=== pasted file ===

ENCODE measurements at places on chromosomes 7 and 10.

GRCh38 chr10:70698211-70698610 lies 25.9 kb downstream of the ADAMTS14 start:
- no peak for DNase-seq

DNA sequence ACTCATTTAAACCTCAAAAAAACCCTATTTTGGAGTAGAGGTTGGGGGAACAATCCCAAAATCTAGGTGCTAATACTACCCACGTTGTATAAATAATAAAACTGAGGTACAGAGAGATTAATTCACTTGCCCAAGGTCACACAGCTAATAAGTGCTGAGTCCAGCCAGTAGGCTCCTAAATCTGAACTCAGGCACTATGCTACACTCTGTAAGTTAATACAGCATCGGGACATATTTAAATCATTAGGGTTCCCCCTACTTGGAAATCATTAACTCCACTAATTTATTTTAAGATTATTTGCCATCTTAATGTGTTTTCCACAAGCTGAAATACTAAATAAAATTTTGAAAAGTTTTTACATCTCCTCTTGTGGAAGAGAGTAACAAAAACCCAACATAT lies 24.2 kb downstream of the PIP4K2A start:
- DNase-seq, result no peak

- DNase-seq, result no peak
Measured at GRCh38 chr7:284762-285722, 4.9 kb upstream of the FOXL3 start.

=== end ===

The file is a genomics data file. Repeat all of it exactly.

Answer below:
ENCODE measurements at places on chromosomes 7 and 10.

GRCh38 chr10:70698211-70698610 lies 25.9 kb downstream of the ADAMTS14 start:
- no peak for DNase-seq

DNA sequence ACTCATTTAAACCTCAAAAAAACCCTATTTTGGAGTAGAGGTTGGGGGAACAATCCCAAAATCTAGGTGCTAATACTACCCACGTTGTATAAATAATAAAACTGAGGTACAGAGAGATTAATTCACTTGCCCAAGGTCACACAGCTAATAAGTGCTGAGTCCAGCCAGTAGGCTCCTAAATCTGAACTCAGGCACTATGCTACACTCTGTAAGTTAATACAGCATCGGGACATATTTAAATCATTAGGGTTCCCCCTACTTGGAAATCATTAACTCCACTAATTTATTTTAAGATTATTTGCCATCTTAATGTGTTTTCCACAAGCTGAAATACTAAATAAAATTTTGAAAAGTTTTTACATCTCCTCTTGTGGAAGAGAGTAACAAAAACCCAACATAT lies 24.2 kb downstream of the PIP4K2A start:
- DNase-seq, result no peak

- DNase-seq, result no peak
Measured at GRCh38 chr7:284762-285722, 4.9 kb upstream of the FOXL3 start.